I have an irrational fear of falling into a Japanese toilet—not an everyday worry, but one that poses itself as I pack for a weeklong research trip to a small town in Japan.  I had knee surgery a few years ago and my squat technique is not what it used to be.  My friend Reiko tells me it’s highly unlikely.  I don’t tell her that I am the Queen of Unlikely.  I tell her she’s right, and prepare for the worst.  Aside from a fear of squat toilets, this sort of travel is a luxury for me—I often do my research trips at my desk via books, Google maps and the internet.  In this way, I’ve been able to successfully write Alaska, 1800s Germany, and 1940s Texas.  But I have also been to each of those place before—long before I had the idea to set a book there—and having a visceral experience of the place helped me add sensual layers to my writing.

But this trip is different.  I am writing about a corner of history that has a rather one-sided view here in the United States—World War II Japan. 

As Churchill said, history is written by the victors.  In this case, the victor only writes in English.  But the story I’m telling is Japanese.  So, what do you do when you need research in another language, in another place?  You pack your bags, and go.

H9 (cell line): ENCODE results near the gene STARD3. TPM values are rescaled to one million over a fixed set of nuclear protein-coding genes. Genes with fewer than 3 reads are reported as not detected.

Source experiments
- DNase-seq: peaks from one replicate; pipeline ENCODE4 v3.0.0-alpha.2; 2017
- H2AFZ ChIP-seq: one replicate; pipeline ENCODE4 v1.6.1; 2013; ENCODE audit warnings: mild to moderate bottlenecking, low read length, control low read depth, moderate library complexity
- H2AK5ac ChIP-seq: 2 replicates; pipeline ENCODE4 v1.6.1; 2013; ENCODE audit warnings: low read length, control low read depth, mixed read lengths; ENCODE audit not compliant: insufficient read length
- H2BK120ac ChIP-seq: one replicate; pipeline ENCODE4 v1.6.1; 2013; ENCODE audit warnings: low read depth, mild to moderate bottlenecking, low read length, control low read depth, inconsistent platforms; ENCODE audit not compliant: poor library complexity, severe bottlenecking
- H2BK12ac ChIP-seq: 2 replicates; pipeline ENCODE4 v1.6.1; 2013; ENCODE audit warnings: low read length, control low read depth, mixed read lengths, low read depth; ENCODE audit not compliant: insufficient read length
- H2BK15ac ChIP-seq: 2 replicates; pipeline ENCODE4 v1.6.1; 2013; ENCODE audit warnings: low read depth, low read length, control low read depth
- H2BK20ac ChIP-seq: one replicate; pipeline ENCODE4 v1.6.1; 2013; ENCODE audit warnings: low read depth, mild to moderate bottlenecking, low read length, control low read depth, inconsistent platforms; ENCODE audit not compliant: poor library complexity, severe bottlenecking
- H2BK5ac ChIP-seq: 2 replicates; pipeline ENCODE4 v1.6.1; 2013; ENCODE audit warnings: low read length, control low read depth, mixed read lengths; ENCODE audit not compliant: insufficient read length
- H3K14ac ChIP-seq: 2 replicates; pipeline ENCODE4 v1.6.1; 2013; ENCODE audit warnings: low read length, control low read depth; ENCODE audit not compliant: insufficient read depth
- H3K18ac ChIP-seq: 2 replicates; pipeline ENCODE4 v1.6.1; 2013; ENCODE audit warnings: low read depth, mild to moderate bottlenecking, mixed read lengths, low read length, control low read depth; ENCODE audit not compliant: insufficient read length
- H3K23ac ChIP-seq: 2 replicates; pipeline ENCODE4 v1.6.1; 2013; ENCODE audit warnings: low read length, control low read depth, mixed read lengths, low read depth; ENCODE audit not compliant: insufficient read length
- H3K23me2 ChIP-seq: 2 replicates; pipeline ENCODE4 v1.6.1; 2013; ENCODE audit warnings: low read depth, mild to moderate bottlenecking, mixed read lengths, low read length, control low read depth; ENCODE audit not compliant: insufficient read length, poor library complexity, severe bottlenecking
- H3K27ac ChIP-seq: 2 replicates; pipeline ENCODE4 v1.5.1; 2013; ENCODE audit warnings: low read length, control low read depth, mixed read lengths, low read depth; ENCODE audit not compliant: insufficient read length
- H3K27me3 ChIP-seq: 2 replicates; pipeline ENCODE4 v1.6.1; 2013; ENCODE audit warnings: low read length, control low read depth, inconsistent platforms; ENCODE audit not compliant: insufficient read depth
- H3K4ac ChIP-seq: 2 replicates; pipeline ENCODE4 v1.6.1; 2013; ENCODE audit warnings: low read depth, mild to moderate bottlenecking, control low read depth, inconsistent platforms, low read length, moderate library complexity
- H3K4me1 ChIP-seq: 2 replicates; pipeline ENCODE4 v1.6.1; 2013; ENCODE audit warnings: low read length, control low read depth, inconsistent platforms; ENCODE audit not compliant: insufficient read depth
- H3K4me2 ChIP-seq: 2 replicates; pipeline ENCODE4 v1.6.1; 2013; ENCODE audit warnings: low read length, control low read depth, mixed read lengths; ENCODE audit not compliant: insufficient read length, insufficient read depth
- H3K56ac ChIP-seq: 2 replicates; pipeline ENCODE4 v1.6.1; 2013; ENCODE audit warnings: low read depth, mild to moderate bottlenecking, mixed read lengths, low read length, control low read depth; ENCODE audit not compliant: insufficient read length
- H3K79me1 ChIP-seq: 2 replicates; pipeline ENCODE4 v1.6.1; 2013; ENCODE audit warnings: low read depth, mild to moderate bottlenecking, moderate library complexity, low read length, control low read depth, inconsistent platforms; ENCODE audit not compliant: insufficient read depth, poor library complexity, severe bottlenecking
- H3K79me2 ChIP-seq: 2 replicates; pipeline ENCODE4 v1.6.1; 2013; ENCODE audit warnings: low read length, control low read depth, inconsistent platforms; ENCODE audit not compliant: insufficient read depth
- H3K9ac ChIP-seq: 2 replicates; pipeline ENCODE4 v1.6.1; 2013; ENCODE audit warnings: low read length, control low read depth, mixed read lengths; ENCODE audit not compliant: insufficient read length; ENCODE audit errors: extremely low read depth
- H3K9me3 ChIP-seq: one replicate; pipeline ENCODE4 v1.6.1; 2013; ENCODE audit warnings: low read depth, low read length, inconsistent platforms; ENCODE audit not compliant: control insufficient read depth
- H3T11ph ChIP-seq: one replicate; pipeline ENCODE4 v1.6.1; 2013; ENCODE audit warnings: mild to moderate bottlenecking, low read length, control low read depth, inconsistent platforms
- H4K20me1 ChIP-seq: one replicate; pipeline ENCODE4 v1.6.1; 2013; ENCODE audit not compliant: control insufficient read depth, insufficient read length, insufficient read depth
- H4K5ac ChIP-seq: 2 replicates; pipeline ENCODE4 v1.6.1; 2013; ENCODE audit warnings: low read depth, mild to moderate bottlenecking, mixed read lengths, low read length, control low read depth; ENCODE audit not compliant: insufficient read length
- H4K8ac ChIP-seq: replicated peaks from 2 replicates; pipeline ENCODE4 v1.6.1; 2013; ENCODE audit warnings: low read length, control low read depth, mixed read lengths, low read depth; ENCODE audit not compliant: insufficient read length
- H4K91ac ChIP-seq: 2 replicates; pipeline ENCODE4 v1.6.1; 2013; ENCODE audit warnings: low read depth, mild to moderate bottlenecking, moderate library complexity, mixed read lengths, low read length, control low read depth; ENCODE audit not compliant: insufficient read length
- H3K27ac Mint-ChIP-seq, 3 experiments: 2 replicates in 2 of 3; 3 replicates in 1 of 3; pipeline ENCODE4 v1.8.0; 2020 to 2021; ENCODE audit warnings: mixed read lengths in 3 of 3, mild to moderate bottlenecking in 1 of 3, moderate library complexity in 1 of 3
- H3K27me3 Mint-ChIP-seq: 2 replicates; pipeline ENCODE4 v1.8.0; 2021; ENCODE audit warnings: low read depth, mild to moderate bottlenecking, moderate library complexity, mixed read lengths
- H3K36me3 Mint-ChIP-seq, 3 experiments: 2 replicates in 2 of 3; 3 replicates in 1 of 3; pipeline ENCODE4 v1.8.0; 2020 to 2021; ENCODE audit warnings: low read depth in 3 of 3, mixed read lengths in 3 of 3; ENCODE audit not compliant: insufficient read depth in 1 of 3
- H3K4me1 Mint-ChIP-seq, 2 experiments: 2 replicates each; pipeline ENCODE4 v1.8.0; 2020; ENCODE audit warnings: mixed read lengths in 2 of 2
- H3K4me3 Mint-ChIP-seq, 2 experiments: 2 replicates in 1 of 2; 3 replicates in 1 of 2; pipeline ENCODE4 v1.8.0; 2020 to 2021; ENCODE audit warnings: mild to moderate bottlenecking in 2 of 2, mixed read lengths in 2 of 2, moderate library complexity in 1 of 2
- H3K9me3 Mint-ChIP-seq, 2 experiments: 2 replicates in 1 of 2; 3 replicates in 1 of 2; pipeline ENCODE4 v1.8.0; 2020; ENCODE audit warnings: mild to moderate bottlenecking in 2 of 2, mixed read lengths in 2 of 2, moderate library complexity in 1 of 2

My first step was to cull English language books for information.  It was the bibliographies of these books that confirmed the juiciest stuff was only published in Japan in Japanese.  I contacted the authors of these books to see if they had any materials I could borrow, or suggestions for research.  Fortunately, two out of the three responded.  One author I met in person, which made a great difference.  Dan King (The Last Zero Fighter) spoke at an airfield a two hour drive from my house about his time spent interviewing the last of the WWII Japanese pilots in their own language.  He was kind enough to respond to my follow up email with an introduction to the curator of a museum in Japan—my number one reason for making the trip!—and a list of other sites to visit.  From Dan and the other author, I learned new sources of information and realized a trip was in order.  I began researching tours of the region, and quickly learned that the average tour was out of my budget and impractical—a glorious two-week tour of the entire country, with only a half-day visit to the region in which my story is set.  At last, I settled on cobbling together a more focused trip.